About PCOS

About PCOS

Polycystic ovary syndrome (PCOS) is common hormonal disorder among women of reproductive age, with a collection of metabolic, reproductive and psychological features. To be diagnosed women must have at least two of these features: irregular periods, hirsutism (excessive facial and body hair), high male hormone levels or polycystic ovaries on ultrasound. Psychological features may include poor self-esteem, anxiety and depression and eating disorders. Women won’t necessarily have all of these symptoms and they may vary according to a woman’s age

PCOS is an under-diagnosed and a major public health concern and economic burden. In addition to reproductive features it is associated with psychological and metabolic features and cardiovascular disease, and is in most cases underpinned by insulin resistance. Obesity exacerbates PCOS by increasing insulin resistance and hyperandrogenism. PCOS is a chronic disease, with manifestations across the lifespan, and is best managed using an interdisciplinary care model

Management should focus on support, education and addressing psychological factors and should have a strong emphasis on healthy lifestyle. Lifestyle management aiming for weight loss and/or prevention of weight gain should be first-line, with targeted medical therapy as required. Along with managing reproductive complications, monitoring for and managing longer-term metabolic complications (including glucose intolerance, diabetes, cardiovascular risk factors and hyperlipidaemia) is important. Consideration should also be given to screening family members for metabolic abnormalities.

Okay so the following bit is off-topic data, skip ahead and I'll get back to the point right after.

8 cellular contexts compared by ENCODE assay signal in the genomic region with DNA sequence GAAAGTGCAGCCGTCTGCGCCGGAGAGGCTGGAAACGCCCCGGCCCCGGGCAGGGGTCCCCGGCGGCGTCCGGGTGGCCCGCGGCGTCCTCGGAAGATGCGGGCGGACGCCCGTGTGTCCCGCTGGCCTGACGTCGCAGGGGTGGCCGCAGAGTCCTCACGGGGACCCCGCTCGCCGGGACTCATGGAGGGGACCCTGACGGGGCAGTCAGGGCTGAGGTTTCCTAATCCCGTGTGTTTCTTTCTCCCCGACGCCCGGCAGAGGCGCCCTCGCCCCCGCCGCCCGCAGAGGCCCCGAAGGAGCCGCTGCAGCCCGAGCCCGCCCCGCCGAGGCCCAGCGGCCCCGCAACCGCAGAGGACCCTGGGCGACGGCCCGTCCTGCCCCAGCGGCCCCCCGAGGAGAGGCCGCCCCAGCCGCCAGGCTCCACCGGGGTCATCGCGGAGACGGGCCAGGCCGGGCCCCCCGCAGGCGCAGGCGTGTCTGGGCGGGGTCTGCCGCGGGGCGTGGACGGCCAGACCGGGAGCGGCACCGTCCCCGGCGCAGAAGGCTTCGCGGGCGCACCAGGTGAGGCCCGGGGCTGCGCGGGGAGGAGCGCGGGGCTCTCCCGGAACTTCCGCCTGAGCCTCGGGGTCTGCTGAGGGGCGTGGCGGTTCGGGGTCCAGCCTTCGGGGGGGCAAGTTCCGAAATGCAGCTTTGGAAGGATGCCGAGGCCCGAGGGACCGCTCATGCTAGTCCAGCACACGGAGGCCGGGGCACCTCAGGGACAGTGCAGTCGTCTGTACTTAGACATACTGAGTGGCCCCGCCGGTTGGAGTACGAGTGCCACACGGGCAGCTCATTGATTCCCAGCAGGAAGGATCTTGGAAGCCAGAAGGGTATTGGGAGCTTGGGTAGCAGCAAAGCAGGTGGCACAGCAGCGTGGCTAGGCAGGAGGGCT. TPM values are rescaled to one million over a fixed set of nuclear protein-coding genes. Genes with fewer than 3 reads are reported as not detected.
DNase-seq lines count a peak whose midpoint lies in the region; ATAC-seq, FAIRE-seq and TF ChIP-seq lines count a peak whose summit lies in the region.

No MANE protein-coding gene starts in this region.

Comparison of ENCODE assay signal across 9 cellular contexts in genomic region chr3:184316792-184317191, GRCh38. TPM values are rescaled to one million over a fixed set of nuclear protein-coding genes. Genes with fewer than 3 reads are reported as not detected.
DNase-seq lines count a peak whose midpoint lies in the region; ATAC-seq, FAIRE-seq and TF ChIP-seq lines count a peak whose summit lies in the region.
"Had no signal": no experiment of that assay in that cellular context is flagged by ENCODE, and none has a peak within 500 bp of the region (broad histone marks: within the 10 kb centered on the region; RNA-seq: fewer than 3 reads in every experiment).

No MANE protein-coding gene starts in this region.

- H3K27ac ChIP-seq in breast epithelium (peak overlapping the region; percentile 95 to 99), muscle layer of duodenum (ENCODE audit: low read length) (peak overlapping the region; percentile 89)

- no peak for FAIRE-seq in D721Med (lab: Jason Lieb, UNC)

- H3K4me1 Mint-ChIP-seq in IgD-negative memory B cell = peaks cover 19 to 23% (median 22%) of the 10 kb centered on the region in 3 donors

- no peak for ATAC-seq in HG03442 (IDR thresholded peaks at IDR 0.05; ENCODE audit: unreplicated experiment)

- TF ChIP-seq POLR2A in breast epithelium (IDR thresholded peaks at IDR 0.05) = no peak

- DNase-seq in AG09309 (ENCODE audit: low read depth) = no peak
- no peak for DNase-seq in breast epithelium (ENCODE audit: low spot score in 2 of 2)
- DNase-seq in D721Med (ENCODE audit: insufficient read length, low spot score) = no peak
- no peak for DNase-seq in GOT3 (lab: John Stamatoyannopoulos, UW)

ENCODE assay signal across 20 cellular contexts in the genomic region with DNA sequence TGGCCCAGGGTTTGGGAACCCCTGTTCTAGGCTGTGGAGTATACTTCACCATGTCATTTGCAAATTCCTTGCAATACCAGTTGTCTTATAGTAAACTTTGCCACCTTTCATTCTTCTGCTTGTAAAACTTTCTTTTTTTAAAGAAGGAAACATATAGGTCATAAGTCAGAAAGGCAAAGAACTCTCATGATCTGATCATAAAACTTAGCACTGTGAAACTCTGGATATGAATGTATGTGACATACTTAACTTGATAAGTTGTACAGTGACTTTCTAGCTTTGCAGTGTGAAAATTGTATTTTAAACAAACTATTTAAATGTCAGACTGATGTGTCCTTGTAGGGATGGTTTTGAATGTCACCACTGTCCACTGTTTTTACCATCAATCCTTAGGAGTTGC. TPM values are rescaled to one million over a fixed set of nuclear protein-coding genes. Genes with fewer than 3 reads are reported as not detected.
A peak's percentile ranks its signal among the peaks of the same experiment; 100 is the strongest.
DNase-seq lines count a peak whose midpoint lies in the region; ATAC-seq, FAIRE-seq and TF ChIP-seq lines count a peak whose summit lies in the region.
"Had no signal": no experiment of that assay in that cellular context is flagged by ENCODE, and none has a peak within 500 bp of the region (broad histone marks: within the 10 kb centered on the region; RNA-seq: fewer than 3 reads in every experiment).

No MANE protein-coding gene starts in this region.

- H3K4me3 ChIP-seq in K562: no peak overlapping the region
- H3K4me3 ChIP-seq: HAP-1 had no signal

Summary of key points

  • PCOS is a chronic complex condition with psychological, reproductive and metabolic features.
    Women with PCOS have a high risk of metabolic syndrome, prediabetes and diabetes.
  • Screening for metabolic features, including a lipid profile and an OGTT, is needed regularly to detect prediabetes when progression to diabetes is still preventable (fasting glucose levels are not adequate).
  • Treatment for most patients is lifestyle focused and, while medical therapy can support ifestyle change, an aggressive lifestyle-based multidisciplinary approach is optimal in most cases to manage the features of PCOS and prevent long-term complications.
  • Small achievable goals of 5% loss of body weight or moderate exercise three times a week results in significant clinical improvement even if women remain clinically in the overweight or obese range (BMI >25kg/m2).

The physical and emotional impacts of PCOS are broad and are not confined to the adolescent and reproductive years; they can impact a woman’s health across a her lifespan. So while early diagnosis is important, so is the long-term management of this often misunderstood condition.

A new national guideline developed by Jean Hailes and the PCOS Australian Alliance has brought together the latest evidence, clinical expertise and the experiences of women with PCOS to create a comprehensive way forward in diagnosing, managing and supporting women who live with this condition.